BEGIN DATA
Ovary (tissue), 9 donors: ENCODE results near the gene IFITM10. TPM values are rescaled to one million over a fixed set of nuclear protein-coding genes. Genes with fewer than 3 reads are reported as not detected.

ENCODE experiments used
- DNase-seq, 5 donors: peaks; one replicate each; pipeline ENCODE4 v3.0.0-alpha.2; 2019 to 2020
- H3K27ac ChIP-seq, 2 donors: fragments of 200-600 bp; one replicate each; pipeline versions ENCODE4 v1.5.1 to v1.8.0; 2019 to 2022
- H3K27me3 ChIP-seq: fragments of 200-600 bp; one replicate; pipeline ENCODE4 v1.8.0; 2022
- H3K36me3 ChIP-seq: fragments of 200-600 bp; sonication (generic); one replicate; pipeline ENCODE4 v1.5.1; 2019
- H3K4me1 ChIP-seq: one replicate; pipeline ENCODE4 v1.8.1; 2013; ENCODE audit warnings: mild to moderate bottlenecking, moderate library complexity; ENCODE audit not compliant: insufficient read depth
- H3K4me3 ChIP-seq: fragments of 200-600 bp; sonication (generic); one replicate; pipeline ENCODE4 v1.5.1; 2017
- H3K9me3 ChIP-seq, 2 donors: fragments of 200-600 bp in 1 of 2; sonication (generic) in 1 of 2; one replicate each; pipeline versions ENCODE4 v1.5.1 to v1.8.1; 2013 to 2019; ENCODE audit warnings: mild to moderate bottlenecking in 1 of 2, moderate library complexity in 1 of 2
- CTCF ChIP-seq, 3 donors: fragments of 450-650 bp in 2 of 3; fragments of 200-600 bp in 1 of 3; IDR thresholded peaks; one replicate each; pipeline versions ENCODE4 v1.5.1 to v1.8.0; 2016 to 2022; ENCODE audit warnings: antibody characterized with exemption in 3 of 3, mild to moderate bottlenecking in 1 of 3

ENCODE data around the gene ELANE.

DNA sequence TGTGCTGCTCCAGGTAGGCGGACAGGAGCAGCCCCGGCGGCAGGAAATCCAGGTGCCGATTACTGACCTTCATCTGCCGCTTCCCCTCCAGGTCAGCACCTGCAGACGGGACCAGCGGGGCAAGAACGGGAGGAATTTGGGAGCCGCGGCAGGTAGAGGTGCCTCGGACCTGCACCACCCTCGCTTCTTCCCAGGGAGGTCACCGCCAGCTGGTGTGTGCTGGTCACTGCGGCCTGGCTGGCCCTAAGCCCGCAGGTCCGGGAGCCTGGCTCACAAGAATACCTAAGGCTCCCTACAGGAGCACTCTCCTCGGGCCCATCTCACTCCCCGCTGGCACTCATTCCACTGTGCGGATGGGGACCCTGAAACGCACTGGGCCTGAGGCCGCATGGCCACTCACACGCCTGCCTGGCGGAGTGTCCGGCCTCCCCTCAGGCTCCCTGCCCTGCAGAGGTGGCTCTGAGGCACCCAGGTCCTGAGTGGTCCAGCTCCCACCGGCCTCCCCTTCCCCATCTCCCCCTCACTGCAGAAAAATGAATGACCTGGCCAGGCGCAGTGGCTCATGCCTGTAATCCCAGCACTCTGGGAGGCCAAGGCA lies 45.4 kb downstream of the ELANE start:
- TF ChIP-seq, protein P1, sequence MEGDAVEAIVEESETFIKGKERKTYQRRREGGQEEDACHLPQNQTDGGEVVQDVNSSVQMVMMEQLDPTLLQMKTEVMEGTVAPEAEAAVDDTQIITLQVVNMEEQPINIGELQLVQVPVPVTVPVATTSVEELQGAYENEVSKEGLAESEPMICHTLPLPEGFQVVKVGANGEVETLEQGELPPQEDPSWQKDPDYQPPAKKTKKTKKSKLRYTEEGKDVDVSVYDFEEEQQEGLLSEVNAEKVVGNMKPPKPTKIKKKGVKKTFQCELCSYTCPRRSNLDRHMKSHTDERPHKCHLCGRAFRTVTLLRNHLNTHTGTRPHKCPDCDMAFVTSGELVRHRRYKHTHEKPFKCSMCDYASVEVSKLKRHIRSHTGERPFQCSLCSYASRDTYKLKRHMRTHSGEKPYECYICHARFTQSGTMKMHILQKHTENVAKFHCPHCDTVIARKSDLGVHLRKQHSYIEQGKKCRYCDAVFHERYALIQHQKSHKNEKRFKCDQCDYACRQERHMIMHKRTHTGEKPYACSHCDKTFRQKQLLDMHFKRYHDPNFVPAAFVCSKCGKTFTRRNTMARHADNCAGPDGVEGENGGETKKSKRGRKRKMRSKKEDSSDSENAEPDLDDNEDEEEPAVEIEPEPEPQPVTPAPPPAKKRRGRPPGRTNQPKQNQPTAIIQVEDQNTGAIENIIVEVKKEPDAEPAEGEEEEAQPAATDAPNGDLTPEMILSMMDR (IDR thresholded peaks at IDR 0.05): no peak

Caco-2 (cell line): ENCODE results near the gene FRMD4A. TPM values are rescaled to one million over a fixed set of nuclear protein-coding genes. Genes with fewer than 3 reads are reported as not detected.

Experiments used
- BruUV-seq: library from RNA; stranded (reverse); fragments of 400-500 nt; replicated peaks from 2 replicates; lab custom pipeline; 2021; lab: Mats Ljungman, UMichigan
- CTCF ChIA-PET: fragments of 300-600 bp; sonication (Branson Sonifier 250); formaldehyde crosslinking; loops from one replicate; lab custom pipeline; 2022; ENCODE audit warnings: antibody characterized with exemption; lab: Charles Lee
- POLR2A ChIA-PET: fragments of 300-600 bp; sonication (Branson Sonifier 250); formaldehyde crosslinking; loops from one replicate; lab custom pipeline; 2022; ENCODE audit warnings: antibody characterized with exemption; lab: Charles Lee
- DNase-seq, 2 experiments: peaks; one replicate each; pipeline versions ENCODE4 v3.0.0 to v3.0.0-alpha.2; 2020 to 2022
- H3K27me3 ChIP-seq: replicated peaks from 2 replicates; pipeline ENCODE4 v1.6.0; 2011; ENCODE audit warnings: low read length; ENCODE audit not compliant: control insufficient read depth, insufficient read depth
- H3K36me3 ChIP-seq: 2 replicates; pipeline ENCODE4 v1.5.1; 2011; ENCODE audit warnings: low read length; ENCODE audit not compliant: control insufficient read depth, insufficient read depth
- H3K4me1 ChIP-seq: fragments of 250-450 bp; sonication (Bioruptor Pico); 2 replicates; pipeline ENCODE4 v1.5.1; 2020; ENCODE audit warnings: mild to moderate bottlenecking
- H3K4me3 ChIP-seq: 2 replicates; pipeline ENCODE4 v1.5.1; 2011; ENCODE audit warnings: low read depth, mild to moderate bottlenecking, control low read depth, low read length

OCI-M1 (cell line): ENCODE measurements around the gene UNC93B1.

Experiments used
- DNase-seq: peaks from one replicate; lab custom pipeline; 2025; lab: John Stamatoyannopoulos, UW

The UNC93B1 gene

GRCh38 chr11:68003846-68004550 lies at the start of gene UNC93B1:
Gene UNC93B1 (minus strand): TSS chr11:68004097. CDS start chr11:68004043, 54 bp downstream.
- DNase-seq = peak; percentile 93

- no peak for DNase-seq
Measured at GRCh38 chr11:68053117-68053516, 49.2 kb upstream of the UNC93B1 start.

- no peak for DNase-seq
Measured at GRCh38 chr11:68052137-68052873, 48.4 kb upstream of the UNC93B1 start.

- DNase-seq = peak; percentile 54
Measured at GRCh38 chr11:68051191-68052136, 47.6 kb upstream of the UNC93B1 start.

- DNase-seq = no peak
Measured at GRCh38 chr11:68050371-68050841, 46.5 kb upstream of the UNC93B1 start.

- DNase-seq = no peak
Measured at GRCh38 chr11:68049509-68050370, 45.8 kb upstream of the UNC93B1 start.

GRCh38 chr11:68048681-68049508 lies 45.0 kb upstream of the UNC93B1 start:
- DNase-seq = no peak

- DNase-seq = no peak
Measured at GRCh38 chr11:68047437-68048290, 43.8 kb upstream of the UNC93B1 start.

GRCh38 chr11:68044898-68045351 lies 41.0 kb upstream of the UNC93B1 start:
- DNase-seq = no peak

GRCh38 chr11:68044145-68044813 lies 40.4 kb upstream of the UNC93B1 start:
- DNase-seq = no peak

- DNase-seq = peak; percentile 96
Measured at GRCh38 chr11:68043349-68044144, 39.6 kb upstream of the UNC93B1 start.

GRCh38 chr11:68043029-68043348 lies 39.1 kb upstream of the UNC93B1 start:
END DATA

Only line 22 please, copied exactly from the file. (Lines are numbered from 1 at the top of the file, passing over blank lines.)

- H3K4me1 ChIP-seq: fragments of 250-450 bp; sonication (Bioruptor Pico); 2 replicates; pipeline ENCODE4 v1.5.1; 2020; ENCODE audit warnings: mild to moderate bottlenecking